EASTERN NEWS | Forex shortages stall Dangamvura water project

MUTARE - Mutare mayor Blessing Tandi has revealed that foreign currency shortages are stalling the completion of a water pipe that could cure Dangamvura’s perennial water woes.

Speaking at the commissioning of refuse compactor trucks, a staff bus, tractor and four utility vehicles at Civic Centre on Tuesday, Tandi said only a two-kilometre stretch requiring high pressure pipes was left for the work to be completed.

He said the money is sitting in their bank but they are praying the Reserve Bank of Zimbabwe allocate them foreign currency to put an end to the water problems.

“The money is there in the account but we are hoping to get foreign currency allocation so that we buy the high pressure pipes that are needed to complete the remaining two kilometres,” Tandi said before imploring minister of State for Manicaland Ellen Gwaradzimba to assist in lobbying for it.

The eastern border city’s over 38 000 residents have been getting water on alternate days with some areas going for close to a week without water.

New suburbs being established by private land developers are being forced to provide borehole water to their members if council is to clear the areas for settlement.

Some areas which were being developed by cooperatives like Gimboki and Federation have been forced to rely on sewage-contaminated water sources like shallow wells and streams in areas that is replete with pit toilets, risking outbreaks of communicable diseases like cholera.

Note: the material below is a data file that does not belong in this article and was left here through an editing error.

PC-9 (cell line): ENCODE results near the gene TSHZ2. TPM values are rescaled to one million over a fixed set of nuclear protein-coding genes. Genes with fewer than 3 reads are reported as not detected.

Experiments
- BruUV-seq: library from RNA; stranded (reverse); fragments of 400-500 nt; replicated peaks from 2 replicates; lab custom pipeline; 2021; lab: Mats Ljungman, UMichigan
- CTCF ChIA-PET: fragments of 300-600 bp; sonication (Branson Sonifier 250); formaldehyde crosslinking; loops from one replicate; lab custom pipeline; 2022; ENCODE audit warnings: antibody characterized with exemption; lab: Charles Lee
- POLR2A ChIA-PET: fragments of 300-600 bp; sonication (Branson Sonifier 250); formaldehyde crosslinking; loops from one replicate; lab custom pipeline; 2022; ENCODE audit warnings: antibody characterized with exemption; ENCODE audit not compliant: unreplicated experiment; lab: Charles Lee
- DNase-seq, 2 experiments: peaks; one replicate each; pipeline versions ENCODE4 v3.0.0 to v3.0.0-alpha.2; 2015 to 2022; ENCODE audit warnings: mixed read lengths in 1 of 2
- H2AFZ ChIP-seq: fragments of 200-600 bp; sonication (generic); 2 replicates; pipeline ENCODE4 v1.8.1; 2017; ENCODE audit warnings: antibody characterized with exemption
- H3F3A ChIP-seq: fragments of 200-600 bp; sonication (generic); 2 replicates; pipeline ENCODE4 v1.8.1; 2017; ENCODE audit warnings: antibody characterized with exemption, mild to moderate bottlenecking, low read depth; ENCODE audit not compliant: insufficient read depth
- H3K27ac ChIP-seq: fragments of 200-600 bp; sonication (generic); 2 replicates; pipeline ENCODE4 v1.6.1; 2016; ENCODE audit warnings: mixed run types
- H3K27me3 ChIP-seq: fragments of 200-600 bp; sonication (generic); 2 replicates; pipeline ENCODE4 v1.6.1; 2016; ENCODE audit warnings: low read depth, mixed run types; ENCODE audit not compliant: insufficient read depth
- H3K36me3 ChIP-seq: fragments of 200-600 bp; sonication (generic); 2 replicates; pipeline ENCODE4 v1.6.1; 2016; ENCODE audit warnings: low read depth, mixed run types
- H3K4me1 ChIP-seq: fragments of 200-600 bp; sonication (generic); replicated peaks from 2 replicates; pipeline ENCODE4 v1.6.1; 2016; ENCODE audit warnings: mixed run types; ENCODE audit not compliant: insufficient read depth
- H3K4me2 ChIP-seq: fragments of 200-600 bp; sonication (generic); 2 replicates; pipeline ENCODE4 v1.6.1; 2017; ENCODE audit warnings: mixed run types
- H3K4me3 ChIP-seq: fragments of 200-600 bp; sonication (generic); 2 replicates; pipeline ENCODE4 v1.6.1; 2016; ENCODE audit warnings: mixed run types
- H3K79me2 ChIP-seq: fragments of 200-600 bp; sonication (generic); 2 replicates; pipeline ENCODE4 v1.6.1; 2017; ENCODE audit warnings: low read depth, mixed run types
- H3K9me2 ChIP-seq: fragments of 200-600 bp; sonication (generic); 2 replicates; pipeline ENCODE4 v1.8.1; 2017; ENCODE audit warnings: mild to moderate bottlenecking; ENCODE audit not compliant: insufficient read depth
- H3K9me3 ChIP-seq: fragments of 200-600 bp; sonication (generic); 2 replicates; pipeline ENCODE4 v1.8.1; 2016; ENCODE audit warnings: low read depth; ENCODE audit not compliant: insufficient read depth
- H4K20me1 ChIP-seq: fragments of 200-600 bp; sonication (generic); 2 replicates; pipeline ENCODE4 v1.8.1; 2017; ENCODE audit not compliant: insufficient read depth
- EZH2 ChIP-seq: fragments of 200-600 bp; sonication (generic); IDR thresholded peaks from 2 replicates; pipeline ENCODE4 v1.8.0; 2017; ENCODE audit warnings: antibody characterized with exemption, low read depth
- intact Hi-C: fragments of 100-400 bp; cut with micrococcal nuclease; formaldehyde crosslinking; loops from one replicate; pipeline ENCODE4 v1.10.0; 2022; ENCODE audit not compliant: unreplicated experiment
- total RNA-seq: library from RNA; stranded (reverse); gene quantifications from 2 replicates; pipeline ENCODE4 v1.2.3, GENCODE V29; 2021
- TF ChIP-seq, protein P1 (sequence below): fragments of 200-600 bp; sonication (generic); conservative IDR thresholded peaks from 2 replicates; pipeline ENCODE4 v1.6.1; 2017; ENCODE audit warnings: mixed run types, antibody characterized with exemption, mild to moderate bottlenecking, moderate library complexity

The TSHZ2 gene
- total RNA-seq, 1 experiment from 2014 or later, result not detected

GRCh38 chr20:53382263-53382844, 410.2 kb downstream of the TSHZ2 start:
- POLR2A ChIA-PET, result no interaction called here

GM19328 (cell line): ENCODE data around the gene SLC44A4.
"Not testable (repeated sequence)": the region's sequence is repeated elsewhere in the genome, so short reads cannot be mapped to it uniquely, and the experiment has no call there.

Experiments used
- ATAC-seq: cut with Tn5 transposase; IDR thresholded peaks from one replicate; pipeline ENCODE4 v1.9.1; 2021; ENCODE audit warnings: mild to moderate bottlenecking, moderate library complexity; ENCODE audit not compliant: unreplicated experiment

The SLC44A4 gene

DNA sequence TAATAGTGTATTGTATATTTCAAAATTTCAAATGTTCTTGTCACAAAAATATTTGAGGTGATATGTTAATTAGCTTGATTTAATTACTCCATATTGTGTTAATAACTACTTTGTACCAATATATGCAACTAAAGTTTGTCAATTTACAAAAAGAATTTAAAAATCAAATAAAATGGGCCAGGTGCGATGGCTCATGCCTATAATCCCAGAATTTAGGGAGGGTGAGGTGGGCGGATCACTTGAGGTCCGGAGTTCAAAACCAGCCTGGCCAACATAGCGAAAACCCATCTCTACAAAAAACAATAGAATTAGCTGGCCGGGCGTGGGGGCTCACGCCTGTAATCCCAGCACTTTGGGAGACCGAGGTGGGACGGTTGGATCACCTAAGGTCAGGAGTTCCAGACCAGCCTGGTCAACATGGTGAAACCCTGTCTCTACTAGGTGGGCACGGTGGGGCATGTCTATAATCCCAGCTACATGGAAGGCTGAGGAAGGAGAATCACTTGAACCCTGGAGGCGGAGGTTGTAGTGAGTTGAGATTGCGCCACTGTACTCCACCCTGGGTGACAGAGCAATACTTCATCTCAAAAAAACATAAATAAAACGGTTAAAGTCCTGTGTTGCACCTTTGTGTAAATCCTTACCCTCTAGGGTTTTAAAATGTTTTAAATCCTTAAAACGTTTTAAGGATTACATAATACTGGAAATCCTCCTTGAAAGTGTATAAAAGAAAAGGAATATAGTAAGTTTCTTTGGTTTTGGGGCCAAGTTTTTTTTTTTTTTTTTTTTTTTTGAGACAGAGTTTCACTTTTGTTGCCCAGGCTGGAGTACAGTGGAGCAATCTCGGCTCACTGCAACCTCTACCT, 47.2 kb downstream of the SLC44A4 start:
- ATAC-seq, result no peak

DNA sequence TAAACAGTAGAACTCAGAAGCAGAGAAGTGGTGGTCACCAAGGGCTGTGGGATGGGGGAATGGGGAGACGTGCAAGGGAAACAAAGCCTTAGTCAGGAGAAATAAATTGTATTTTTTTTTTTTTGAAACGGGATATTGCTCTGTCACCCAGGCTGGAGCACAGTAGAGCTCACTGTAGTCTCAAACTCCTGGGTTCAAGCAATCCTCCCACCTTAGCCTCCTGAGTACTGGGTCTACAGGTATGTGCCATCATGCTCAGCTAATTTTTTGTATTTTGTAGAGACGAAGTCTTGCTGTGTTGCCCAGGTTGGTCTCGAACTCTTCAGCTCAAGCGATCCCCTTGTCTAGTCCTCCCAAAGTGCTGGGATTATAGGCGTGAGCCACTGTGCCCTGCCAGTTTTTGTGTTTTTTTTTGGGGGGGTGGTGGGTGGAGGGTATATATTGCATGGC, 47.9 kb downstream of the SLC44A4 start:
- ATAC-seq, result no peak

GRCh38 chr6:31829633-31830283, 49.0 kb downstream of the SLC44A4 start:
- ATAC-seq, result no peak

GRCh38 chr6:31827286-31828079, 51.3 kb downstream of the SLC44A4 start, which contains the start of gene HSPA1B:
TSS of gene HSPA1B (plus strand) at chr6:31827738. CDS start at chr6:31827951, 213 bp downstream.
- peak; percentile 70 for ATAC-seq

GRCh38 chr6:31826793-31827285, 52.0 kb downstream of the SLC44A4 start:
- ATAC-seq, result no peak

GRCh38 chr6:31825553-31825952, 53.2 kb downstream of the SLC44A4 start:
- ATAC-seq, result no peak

Without the foreign currency allocation, residents are expected to endure water rationing for a long time to come.

Council has previously lost more than $300 000 in a botched deal in which it contracted an organisation that lacked capacity to replace the 15mm pipe with a 45mm to meet the sprawling suburb’s demands.

In most cases residents fail to get water frequently with many even going for days without the precious liquid.

The eastern border city is, however, only failing to distribute water within itself as it draws its supplies more than 90 kilometres away from Pungwe River in Nyanga and Osborne Dam in Mutasa.

As if to mock Dangamvura residents, council recently revealed the city was losing more than half of its treated water due to leakages and dysfunctional meters.

The Pungwe Project was commenced in the mid-1990s during the tenure of Lawrence Mudehwe as executive mayor.

It was completed at the turn of the millennium and was valued at $1 billion, the bulk of which came from the Swedish International Development Agency (Sida).


Ironically, even after the water was within the city, it could not on its own distribute the water until again the cholera epidemic triggered donor sympathy which culminated in the completion of the 10 million cubic litre tank with a capacity to supply 60 percent of the city’s over 200 000 residents.


Court to rule on July 30 poll challenge

MUTARE - High Court judge Justice Joseph Mafusire is this month expected to pass judgment on MDC Alliance losing candidate for Mutasa North David Chimhini’s challenge on his electoral loss to Zanu PF’s Chido Mwadiwa by 278 votes in the July 30 election.